06 May 2021
Carbon, phosphorus, and nitrogen are three elements essential for life on Earth. Phosphorus, for example, is present in our DNA structure, cell membranes and bones, and is the key ingredient in many fertilisers. But while the availability of carbon and nitrogen is rapidly increasing in most parts of the world, phosphorus – a finite resource – is not.
This mineral imbalance has implications for climate change and biodiversity, as well as for geopolitics and food security.
The sheer scope of this challenge led to an interdisciplinary ERC Synergy project, which brought together four leading researchers specialising in ecosystem diversity, biogeochemistry, Earth modeling and resource economics.
‘The breadth of results we achieved would never have been possible without this collaboration,’ says Josep Peñuelas from the Global Ecology Unit CREAF-CSIC in Spain. ‘Scientists tend to work only in the field in which they are experts in. But this Synergy grant enabled us to learn a lot from each other. This is how breakthrough science is achieved.’
Ecosystems, economies, and biodiversity
Even before the ERC grant, Ivan Janssens, Professor of Biology at the University of Antwerp, Belgium, had been working with Peñuelas on issues related to nitrogen and phosphorus.
‘We felt however that we needed to tap into the global, societal relevance of this issue,’ he explains. ‘This is where Michael Obersteiner came in.’ Obersteiner, an expert in climate, energy and land-use, is the Director of the Environmental Change Institute in Oxford, UK, and a senior research scholar at the International Institute for Applied Systems Analysis (IIASA), Austria. To complete the project team, Earth systems modeller Philippe Ciais from the Institut Pierre Simon Laplace in France was added. ‘I think he found our project proposal just too exciting,’ adds Janssens.
Together, these four researchers set out to map and model the impact of nutrient imbalance on ecosystems, economies, and biological diversity. Their studies covered various locations and different types of ecosystems.
They gathered data at both microbial level, to understand the impact of nutrient imbalances on soil, and at ecosystem level, where the impact on tree growth and biodiversity were measured.
‘From the climate perspective, we saw that nutrient imbalance has been a neglected driver of global climate change,’ says Peñuelas. ‘This is because it has the potential to impact the capacity of vegetation to absorb CO2.’ This understanding could have significant consequences in our attempts to reduce the amount of carbon in the atmosphere and may require climate models to be revised.
The researchers also examined the impact of resource scarcity on global governance and agriculture. When the project began, many commodity prices, including phosphorus, were rocketing.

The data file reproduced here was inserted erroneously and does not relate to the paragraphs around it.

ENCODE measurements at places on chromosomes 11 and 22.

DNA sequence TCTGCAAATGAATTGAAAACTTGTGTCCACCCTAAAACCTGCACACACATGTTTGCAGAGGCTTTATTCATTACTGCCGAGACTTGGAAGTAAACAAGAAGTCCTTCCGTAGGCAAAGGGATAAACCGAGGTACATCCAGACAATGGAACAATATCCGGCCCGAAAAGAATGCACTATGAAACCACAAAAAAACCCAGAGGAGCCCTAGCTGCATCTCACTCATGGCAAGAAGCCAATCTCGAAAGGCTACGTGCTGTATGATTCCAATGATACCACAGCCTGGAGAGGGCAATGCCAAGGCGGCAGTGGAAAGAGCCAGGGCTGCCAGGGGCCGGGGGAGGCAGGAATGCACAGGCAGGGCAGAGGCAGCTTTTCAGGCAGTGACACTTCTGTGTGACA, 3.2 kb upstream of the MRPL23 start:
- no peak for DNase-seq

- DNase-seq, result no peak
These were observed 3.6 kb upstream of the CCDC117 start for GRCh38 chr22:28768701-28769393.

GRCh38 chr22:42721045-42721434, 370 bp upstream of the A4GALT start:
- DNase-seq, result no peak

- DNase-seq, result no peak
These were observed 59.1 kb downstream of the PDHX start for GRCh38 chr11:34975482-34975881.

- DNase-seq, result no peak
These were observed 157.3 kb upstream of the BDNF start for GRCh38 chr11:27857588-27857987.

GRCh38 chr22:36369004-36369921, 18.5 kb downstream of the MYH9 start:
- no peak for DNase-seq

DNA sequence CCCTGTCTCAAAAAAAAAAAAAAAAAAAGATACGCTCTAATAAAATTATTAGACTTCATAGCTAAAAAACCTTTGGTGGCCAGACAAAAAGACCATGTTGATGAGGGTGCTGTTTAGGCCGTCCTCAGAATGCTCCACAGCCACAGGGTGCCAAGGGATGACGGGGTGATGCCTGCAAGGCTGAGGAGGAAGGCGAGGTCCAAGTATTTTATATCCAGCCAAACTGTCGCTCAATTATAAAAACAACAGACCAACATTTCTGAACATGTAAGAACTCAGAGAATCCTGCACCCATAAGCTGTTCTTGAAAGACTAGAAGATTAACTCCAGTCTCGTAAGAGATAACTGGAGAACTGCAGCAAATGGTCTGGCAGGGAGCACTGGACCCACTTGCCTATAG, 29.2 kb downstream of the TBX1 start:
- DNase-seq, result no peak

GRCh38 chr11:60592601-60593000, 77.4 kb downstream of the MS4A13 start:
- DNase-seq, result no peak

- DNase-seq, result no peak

‘A key issue that surfaced was: how can we feed the world and get enough fertiliser to places where it is needed?,’ says Obersteiner. Leading on from this, they investigated new sustainable food and feed sources, such as algae.
Globally influential results
A measure of the success of these four scientists has been the impact of their research on the global scientific and policymaking community. Over 500 papers have been published, and the issue of nutrient imbalance is now firmly on the global agenda. Results have influenced European Commission policy impact assessments, been featured by the World Wildlife Fund, and supported negotiation platforms under the United Nations Convention on Biological Diversity (UNCBD).
The project team developed new climate modeling approaches and even machine learning techniques. Data on nutrient cycling as it relates to ecosystem functioning were integrated in nine biodiversity models, demonstrating viable pathways towards curbing biodiversity loss.
‘The inclusion of the nutrient dimension in climate modeling is especially important for countries with a lot of vegetation, like Russia or Brazil,’ says Obersteiner. ‘We have demonstrated that this is feasible to do.’
On land management, the team confirmed the need for the more targeted use of phosphorous globally, and for the sourcing of food and feed from more sustainable sources such as algae. They have even published papers on the health impacts of over-fertilisation, with a focus on nitrogen fertilisation and coeliac disease. ‘Ultimately, this project has opened up many more questions,’ adds Obersteiner.
About the researchers
Josep Peñuelas is an internationally recognised ecologist and Professor at the National Research Council of Spain. He is the Director of the CREAF-CSIC-UAB Global Ecology Unit, part of CREAF- Universitat Autònoma de Barcelona.
Ivan Janssens is a biogeochemist and Professor at the University of Antwerp, Belgium. A climate specialist, Janssens is also Coordinator of the Center of Excellence: Global Change Ecology.
Michael Obersteiner is Director of the Environmental Change Institute, part of the University of Oxford, UK, and a senior research scholar at the International Institute for Applied Systems Analysis (IIASA), Austria. He is a specialist in biophysical modeling in the areas of ecosystems, forestry, and agriculture.
Philippe Ciais is a climate scientist working within the Institut Pierre Simon Laplace (IPSL), part of the Laboratoire des Sciences du Climat et de l'Environnement (LSCE), headquartered in Gif-Sur-Yvette, France.
Together, the four scientists were awarded an ERC Synergy grant in 2013.
Last edited: 06 May 2021
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